Usually when an actor takes the stage to play music it’s mediocre at best. But Hugh Laurie can really play piano and has assembled a top-shelf band from New Orleans. I profiled Laurie in advance of last Tuesday’s show in Napa, which was superb. Here’s my story from The Press Democrat, below:

Hugh Laurie plays guitar and piano, and sings standards with his New Orleans blues band.

Hugh Laurie is in the house

By Michael Shapiro

The Press Democrat

Wednesday, May 23, 2012

After listening to British actor Hugh Laurie’s rollicking album “Let Them Talk,” a gumbo of New Orleans blues styles, one has to ask: What can’t Laurie do?

You know him as the acerbic diagnostician, Dr. House, on the TV show “House.” And you may have sensed he could play piano during those snippets of the show when Laurie taps the keys.

But did you know Laurie was a champion rower in his youth? His father was an Olympic gold-medal-winning oarsman, and Laurie was on track for the Games before mononucleosis laid him low.

While a member of the Cambridge Footlights, an amateur acting troupe that has launched many careers, Laurie met and dated actress Emma Thompson. They remain good friends.

He then turned his talents to sketch comedy, gaining fame as half of the Fry and Laurie team with his close friend Stephen Fry.

The release of “Let Them Talk,” with guest musicians including soul singer Irma Thomas, keyboardist Dr. John and Welsh vocalist Tom Jones, puts Laurie on the musical map. Listening to the album is like a steamy stroll through the French Quarter on a sweltering summer night.

“Let Them Talk,” released last year, has reached the top of the Billboard blues chart and is a Gold record in the U.K. Laurie’s piano-playing has garnered favorable reviews, though there are moments when his voice sounds thin and reedy.

On the PBS show “Great Performances” Laurie, who has battled depression, said he’s drawn to the blues because the music evokes feeling.

“Blues can bring out in me every single human emotion,” Laurie said, “or at least every emotion that I know of. ‘Let Them Talk’ is an odyssey — my destination is the holy city of New Orleans.”

Laurie plays piano on “After You’ve Gone,” sung by his longtime hero, Dr. John, a highlight of the album.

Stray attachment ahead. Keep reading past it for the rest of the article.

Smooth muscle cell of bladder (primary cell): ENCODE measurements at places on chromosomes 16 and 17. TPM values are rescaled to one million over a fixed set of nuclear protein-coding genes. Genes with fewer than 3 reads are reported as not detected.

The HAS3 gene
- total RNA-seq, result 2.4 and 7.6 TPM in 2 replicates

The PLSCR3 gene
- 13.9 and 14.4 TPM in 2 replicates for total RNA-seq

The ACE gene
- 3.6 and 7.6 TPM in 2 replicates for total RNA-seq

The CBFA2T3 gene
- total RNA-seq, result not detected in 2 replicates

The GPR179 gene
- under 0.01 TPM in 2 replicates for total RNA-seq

“I played the piano for Dr. John — I can’t believe I’m saying that sentence,” Laurie said on the PBS show. “I’ve worshiped Dr. John, I mean really worshiped Dr. John, for as long as I can remember, and for me to be actually playing while he sings … I left the studio that day and I got into my car and actually wept.”

It wasn’t just Laurie’s appreciation of Dr. John, however, that led him to play piano.

“I tended to favor the piano over the guitar because it stays in one place, which is what I like to do,” he says on his website. “Guitars appeal to the footloose, the restless. I like sitting a lot.”

So what’s a British actor — don’t be fooled by the American accent he uses on “House” — doing headlining an album of New Orleans blues classics?
“I was not born in Alabama in the 1890s. You may as well know this now,” writes Laurie, 52, on the album’s website. “I’ve never eaten grits, cropped a share, or ridden a boxcar. … Let this record show that I am a white, middle-class Englishman, openly trespassing on the music and myth of the American south.”

He goes on: “If that weren’t bad enough, I’m also an actor: one of those pampered ninnies who hasn’t bought a loaf of bread in a decade and can’t find his way through an airport without a babysitter.

“Worst of all, I’ve broken a cardinal rule of art, music, and career paths,” he says. “Actors are supposed to act, and musicians are supposed to music. That’s how it works. You don’t buy fish from a dentist, or ask a plumber for financial advice.

So why listen to an actor’s music?

His simple answer: he loves the blues with all his heart, provenance be damned.

“The blues have made me laugh, weep, dance. New Orleans was my Jerusalem,” he says, noting that the music fills him up.

“I could never bear to see this music confined to a glass cabinet, under the heading Culture: Only To Be Handled By Elderly Black Men. That way lies the grave, for the blues and just about everything else.”

While working on “Let Them Talk,” Laurie didn’t know if the album would succeed, but said in a YouTube video: “If it touches some people and leads (them) down the road that has given me so much pleasure in my life, then that will be a very great honor.”

Michael Shapiro writes about entertainment for The Press Democrat. Contact him at via his site: